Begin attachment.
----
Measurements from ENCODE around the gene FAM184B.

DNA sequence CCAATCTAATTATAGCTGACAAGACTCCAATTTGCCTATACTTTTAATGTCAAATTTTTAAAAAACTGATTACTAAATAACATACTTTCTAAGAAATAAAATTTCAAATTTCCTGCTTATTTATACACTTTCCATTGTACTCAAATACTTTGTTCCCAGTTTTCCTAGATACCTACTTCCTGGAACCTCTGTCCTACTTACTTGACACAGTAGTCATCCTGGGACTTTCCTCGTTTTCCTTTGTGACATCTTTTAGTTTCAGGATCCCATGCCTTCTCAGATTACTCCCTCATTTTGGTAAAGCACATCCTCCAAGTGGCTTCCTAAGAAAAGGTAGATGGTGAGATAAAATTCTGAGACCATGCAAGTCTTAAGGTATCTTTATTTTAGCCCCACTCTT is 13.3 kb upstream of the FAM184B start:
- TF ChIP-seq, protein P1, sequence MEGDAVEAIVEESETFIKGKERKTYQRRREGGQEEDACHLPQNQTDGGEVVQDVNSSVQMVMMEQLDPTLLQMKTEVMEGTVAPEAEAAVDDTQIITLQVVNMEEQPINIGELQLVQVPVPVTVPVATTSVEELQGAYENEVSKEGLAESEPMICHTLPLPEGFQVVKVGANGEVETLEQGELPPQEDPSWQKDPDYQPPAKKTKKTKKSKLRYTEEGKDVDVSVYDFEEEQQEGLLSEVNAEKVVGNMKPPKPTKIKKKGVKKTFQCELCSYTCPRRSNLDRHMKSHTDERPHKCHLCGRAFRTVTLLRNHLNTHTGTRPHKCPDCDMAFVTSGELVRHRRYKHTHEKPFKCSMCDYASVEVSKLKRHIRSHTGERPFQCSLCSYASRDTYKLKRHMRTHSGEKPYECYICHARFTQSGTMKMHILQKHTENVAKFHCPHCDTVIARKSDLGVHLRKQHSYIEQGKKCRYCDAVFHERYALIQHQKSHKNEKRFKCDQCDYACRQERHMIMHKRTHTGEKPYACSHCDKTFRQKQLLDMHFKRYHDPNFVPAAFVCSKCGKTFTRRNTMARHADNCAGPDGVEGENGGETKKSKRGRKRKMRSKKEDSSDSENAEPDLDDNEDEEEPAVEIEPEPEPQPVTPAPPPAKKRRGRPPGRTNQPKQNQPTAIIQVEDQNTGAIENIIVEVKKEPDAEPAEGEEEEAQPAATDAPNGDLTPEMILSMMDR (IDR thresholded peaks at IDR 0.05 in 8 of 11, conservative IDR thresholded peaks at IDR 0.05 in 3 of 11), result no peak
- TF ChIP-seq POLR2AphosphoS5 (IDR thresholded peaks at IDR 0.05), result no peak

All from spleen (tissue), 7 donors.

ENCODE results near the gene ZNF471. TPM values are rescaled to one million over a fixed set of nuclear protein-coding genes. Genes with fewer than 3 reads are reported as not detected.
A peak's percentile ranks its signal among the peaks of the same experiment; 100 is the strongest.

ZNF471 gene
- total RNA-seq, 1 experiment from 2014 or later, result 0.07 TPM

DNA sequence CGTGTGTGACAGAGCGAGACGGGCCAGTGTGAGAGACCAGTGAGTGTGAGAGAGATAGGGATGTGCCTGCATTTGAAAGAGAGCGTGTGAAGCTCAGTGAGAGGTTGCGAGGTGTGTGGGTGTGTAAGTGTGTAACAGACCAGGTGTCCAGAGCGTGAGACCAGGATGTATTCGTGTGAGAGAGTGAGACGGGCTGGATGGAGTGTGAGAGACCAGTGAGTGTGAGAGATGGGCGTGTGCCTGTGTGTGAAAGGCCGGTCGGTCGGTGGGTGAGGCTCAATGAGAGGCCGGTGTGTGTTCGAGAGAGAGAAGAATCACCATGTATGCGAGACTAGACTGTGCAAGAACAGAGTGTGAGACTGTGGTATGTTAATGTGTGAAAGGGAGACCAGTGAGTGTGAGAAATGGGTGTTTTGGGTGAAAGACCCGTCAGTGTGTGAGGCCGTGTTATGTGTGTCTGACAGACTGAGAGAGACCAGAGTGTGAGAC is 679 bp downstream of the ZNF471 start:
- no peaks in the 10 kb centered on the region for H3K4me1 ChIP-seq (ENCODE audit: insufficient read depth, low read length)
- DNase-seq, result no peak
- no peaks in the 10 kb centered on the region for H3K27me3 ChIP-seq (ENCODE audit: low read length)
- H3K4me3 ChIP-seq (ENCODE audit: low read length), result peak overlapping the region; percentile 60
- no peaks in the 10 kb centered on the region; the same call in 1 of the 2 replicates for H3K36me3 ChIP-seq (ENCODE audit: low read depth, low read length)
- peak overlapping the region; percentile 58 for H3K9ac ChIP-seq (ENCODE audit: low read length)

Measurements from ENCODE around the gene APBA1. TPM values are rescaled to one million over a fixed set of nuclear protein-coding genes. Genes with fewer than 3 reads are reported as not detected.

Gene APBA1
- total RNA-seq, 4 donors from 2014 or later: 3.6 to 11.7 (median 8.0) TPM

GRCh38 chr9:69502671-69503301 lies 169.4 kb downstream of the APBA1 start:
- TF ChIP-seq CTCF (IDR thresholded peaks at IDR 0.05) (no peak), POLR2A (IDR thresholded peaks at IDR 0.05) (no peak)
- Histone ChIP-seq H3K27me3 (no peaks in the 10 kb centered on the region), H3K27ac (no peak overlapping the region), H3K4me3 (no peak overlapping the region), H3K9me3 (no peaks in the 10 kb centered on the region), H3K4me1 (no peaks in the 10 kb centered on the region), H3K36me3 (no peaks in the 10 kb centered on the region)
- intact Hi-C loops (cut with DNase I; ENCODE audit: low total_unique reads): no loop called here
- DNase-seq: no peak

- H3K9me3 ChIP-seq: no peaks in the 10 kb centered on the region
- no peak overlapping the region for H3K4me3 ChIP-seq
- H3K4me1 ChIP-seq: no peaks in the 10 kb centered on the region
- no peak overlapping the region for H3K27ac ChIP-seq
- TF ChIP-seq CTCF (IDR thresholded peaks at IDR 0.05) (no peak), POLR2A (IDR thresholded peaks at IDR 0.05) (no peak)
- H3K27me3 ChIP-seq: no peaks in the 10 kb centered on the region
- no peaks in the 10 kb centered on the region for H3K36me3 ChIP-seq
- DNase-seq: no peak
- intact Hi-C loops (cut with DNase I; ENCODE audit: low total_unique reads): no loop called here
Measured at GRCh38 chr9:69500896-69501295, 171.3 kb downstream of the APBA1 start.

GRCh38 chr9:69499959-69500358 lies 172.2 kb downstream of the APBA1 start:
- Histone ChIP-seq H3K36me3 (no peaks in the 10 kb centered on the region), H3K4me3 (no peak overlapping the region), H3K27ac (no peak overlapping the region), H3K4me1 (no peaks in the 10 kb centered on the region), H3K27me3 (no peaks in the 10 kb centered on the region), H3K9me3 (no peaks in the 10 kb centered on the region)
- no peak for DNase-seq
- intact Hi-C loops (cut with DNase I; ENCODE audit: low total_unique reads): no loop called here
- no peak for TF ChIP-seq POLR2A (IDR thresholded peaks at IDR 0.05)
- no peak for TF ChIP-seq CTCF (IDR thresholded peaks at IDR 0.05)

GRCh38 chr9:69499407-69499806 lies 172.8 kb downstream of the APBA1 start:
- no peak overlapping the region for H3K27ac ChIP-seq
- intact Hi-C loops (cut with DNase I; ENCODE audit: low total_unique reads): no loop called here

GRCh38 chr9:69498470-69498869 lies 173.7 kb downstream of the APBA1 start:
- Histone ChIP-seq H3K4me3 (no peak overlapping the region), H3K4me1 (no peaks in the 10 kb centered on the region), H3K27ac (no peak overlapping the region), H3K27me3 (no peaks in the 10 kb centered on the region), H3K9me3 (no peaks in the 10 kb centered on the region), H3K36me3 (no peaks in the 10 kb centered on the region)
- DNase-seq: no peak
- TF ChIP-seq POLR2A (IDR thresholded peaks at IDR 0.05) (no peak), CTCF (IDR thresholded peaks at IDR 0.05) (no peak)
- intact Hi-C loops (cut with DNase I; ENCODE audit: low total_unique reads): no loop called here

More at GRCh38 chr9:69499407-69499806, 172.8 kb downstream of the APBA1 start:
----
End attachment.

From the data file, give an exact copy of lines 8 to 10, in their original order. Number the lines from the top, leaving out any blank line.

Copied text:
ZNF471 gene
- total RNA-seq, 1 experiment from 2014 or later, result 0.07 TPM

DNA sequence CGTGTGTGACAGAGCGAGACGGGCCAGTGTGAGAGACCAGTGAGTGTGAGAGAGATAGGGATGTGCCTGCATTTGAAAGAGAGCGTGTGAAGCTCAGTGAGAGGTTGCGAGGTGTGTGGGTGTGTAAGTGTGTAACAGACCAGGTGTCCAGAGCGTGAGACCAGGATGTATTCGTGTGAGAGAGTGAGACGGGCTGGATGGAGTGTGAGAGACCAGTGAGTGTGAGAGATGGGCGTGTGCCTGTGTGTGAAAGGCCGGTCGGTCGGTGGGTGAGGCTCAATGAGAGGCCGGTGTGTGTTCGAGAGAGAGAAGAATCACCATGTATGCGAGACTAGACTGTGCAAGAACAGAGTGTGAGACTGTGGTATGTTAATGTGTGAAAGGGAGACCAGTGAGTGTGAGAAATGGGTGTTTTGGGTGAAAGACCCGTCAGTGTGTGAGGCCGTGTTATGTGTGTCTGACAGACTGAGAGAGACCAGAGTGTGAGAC is 679 bp downstream of the ZNF471 start: